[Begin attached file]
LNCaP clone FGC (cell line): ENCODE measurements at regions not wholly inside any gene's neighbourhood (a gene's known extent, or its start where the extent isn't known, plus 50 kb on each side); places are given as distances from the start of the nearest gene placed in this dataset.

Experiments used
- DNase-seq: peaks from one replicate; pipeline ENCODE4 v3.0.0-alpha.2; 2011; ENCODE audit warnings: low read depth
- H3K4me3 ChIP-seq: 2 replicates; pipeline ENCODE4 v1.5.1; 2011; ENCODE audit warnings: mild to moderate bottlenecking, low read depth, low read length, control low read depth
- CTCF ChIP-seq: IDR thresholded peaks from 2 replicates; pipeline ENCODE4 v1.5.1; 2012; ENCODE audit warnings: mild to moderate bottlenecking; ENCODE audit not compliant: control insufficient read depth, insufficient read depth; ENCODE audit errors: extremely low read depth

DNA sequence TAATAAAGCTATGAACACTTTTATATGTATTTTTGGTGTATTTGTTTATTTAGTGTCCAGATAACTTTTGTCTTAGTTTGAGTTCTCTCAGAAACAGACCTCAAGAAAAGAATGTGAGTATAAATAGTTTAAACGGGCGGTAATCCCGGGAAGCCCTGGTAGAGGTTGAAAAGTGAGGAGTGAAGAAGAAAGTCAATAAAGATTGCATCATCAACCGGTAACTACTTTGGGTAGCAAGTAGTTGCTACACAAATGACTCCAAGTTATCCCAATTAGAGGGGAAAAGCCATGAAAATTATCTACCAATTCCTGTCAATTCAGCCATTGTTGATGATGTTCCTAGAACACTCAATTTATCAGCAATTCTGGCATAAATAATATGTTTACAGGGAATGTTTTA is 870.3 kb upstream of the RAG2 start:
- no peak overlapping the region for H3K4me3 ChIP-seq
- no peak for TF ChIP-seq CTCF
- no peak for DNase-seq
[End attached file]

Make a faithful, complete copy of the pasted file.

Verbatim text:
LNCaP clone FGC (cell line): ENCODE measurements at regions not wholly inside any gene's neighbourhood (a gene's known extent, or its start where the extent isn't known, plus 50 kb on each side); places are given as distances from the start of the nearest gene placed in this dataset.

Experiments used
- DNase-seq: peaks from one replicate; pipeline ENCODE4 v3.0.0-alpha.2; 2011; ENCODE audit warnings: low read depth
- H3K4me3 ChIP-seq: 2 replicates; pipeline ENCODE4 v1.5.1; 2011; ENCODE audit warnings: mild to moderate bottlenecking, low read depth, low read length, control low read depth
- CTCF ChIP-seq: IDR thresholded peaks from 2 replicates; pipeline ENCODE4 v1.5.1; 2012; ENCODE audit warnings: mild to moderate bottlenecking; ENCODE audit not compliant: control insufficient read depth, insufficient read depth; ENCODE audit errors: extremely low read depth

DNA sequence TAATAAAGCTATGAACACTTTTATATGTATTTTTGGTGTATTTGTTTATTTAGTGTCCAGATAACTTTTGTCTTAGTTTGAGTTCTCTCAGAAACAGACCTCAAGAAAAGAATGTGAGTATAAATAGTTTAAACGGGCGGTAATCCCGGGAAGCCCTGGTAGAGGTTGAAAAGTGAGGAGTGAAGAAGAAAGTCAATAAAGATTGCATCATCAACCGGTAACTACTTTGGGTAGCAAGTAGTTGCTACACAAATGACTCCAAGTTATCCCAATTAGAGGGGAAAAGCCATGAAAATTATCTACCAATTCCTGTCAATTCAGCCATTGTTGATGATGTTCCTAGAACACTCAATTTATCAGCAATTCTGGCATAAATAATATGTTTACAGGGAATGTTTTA is 870.3 kb upstream of the RAG2 start:
- no peak overlapping the region for H3K4me3 ChIP-seq
- no peak for TF ChIP-seq CTCF
- no peak for DNase-seq